According to the minister, the country’s power generation capacity had increased to 36,000 megawatts under the PML-N rule while the system is still capable of distributing only 26,000 megawatts. “There are issues with the distribution system since it hasn’t been upgraded,” he told a press conference and then went on to claim that the present government has invested Rs49 billion in the transmission system and installed anti-fog insulators over the last two years.

However, experts do not agree with his contention that the transmission system is the main cause of the nationwide power breakdown. “It is misleading to suggest that lack of investment in transmission is responsible for the countrywide power breakdown. In summers, when the electricity demand is at its peak, the same system can transmit and distribute over 24,000 megawatts of electricity without any problem. Why does it always break down in winters when the demand is less than half of that in summers? Why all major breakdowns have occurred only during winters?” Fiaz Chaudhry asked.

Under the ‘merit order’, he explained, the authorities give priority to generation from more efficient plants that produce cheaper electricity and which are mostly located in the southern parts of the country. With 75 per cent demand coming from Punjab and Khyber Pakhtunkhwa and cheaper power flowing in from south, he added, the fault in the Guddu power plant split the southern and northern distribution networks, creating surplus in southern regions and causing deficit in northern areas. That ignited the system safeguards, causing all power plants to shut down automatically.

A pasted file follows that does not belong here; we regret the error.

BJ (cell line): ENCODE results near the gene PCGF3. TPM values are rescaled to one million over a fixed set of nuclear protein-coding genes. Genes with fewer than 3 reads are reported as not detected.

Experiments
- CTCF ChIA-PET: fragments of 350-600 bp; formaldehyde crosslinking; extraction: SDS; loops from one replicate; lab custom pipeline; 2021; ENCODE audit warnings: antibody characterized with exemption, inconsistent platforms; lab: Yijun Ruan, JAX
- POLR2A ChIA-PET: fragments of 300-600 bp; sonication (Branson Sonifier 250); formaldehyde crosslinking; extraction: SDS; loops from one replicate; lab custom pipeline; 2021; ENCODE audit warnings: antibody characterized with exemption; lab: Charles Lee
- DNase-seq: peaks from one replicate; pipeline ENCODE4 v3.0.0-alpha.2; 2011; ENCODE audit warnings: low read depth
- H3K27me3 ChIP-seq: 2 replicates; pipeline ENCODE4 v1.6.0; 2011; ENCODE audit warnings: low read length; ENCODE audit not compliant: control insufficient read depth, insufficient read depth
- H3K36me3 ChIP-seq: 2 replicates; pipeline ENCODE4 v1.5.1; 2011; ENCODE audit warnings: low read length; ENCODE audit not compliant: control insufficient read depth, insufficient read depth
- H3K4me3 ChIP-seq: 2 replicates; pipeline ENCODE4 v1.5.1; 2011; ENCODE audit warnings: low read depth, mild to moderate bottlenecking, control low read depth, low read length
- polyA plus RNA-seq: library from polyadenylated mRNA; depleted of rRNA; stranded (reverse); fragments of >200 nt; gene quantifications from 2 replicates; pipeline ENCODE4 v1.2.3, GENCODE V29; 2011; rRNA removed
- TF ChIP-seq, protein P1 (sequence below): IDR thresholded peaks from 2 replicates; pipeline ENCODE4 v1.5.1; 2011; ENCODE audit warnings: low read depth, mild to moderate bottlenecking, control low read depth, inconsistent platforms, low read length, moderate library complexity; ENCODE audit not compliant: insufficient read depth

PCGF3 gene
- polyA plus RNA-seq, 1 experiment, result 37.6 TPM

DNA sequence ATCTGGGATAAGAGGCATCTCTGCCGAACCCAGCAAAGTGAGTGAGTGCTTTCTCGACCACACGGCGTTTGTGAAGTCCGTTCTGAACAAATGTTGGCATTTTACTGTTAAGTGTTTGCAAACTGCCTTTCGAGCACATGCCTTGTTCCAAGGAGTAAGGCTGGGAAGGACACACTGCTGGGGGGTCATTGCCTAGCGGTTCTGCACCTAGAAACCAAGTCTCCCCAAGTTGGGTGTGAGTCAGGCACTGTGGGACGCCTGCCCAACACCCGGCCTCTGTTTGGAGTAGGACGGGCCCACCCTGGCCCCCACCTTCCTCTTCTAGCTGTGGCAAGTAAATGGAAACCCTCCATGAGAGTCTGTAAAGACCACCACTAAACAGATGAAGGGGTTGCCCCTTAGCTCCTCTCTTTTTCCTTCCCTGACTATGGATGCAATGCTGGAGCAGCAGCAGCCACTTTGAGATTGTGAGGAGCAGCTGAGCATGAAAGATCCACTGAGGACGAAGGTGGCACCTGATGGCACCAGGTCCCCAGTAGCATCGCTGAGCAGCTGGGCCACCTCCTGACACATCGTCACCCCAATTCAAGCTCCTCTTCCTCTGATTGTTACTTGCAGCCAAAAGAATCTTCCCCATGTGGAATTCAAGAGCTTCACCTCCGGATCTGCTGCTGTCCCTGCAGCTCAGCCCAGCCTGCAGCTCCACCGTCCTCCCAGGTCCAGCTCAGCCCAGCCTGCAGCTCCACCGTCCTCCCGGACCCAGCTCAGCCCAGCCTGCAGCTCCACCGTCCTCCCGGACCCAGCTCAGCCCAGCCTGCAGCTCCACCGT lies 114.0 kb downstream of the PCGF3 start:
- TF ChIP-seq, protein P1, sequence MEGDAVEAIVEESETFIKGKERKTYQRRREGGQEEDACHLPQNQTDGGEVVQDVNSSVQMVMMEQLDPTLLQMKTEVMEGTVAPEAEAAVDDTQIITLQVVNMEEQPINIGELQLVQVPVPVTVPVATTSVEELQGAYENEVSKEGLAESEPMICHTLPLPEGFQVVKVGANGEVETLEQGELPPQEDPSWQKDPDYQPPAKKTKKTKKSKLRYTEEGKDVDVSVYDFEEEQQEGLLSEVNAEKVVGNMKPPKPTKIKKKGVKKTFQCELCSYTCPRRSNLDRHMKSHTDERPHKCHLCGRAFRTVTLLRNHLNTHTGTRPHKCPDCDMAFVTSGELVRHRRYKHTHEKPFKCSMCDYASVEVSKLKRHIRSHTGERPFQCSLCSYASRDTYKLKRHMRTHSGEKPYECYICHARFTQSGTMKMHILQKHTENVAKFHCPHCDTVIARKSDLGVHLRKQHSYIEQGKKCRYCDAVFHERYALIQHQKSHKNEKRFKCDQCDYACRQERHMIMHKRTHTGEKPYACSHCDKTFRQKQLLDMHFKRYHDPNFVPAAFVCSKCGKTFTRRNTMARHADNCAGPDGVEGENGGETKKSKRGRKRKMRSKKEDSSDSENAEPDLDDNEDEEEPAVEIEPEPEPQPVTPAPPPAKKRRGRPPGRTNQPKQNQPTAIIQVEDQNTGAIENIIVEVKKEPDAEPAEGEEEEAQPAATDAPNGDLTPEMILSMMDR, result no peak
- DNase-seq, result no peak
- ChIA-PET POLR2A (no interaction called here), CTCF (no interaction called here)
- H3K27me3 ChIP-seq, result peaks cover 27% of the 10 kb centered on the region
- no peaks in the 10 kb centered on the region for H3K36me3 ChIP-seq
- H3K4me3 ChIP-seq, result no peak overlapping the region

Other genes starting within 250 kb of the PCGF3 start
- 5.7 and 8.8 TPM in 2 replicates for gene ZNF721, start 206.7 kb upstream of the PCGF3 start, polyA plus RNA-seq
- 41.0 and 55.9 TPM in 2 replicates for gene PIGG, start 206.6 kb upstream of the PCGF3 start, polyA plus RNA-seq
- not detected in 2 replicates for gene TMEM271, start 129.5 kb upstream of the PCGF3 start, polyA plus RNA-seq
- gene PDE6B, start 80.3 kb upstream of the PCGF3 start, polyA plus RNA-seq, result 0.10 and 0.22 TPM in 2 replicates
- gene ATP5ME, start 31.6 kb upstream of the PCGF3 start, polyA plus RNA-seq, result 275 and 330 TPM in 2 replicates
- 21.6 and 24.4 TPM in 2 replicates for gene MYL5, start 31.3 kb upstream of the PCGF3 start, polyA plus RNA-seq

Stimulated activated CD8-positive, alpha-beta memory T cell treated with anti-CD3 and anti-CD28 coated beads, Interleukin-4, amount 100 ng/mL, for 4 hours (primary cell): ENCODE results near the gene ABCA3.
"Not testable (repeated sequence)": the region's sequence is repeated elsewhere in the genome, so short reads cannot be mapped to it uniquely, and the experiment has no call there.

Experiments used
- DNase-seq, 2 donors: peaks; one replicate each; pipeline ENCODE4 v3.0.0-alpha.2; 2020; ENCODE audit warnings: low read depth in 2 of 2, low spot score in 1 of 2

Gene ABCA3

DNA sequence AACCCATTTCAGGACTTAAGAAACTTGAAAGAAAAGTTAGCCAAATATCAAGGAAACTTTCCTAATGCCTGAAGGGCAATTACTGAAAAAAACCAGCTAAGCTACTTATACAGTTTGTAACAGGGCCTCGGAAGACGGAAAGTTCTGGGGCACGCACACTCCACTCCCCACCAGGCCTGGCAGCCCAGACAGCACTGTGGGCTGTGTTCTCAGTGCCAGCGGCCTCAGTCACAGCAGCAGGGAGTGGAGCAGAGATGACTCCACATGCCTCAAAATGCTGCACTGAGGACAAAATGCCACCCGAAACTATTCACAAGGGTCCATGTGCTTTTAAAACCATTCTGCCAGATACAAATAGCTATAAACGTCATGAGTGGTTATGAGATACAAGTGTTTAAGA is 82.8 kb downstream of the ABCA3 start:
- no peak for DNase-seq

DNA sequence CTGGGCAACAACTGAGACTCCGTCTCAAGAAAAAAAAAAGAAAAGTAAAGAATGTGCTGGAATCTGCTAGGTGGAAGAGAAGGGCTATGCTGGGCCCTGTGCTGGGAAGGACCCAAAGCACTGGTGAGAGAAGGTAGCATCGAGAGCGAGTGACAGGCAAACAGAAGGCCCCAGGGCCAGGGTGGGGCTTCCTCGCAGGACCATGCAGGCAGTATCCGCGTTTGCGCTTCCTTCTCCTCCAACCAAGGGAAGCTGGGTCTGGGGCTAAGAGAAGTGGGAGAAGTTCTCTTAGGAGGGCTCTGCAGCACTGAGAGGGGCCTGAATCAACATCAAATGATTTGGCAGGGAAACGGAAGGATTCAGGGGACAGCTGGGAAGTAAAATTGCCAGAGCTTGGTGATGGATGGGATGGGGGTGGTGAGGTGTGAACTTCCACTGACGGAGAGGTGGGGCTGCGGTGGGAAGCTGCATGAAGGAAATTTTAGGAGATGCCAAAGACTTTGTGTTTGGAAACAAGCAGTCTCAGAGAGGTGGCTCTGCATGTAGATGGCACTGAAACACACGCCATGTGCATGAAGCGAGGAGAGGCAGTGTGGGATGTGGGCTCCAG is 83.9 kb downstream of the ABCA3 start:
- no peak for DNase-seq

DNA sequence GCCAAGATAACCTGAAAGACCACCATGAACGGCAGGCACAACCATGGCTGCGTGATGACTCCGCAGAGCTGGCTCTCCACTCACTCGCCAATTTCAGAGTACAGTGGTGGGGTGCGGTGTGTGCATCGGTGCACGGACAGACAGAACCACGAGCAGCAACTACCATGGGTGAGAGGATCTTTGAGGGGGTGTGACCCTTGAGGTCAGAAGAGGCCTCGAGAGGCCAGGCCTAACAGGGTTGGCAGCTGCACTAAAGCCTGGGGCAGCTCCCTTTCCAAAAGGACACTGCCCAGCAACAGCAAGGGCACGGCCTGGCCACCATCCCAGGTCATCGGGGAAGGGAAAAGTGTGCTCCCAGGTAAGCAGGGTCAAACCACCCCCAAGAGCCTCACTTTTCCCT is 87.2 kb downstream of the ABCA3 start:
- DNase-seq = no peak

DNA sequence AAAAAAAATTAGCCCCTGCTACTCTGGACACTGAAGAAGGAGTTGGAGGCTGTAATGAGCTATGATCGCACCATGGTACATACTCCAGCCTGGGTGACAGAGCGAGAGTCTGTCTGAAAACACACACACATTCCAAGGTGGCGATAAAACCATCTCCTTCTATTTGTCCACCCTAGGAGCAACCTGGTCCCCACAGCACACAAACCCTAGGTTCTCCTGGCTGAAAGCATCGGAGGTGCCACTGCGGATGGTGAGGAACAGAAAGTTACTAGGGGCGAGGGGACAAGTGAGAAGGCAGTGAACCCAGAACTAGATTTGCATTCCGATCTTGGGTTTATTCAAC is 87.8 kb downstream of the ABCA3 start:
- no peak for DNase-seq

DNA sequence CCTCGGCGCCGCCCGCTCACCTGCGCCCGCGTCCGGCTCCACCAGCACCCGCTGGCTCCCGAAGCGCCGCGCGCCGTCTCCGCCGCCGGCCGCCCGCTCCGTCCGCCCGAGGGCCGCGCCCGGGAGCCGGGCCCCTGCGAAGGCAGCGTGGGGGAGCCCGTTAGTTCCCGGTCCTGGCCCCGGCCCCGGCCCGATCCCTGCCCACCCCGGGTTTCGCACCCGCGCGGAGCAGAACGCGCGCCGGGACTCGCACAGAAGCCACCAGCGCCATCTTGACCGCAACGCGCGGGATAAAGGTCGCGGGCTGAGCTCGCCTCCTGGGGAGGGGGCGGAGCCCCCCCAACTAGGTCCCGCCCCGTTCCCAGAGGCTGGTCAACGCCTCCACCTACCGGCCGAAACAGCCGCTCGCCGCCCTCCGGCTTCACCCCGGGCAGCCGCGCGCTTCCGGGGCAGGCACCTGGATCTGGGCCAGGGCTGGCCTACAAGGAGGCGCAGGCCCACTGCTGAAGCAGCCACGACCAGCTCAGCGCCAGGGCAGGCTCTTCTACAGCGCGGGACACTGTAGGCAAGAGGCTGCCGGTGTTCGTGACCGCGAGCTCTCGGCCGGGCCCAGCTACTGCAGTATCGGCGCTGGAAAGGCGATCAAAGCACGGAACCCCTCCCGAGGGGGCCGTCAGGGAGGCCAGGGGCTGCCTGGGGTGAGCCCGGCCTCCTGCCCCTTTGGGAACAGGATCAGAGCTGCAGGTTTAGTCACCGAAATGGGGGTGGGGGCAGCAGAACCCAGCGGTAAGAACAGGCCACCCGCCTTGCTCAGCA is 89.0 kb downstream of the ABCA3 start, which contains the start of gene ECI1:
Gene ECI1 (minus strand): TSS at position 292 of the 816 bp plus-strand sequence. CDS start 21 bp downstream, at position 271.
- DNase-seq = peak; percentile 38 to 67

Mohammad Ayub agrees. “When 2,600-2,800 megawatts of electricity suddenly slips out of the system, it has to shut down to prevent major losses to the plants.”

Fiaz Chaudhry is of the view that the government should devise a separate merit order for winters to split generation and distribution networks between southern and northern regions to contain any cascading effect spreading across the country. “In such cases, if a plant in southern provinces develops a fault because of any reason, it will not affect the northern regions and vice versa. Maintenance of system security is more important than cutting the cost of electricity supply. The government needs to understand that the economic cost of un-served energy is 12 times of energy supply.”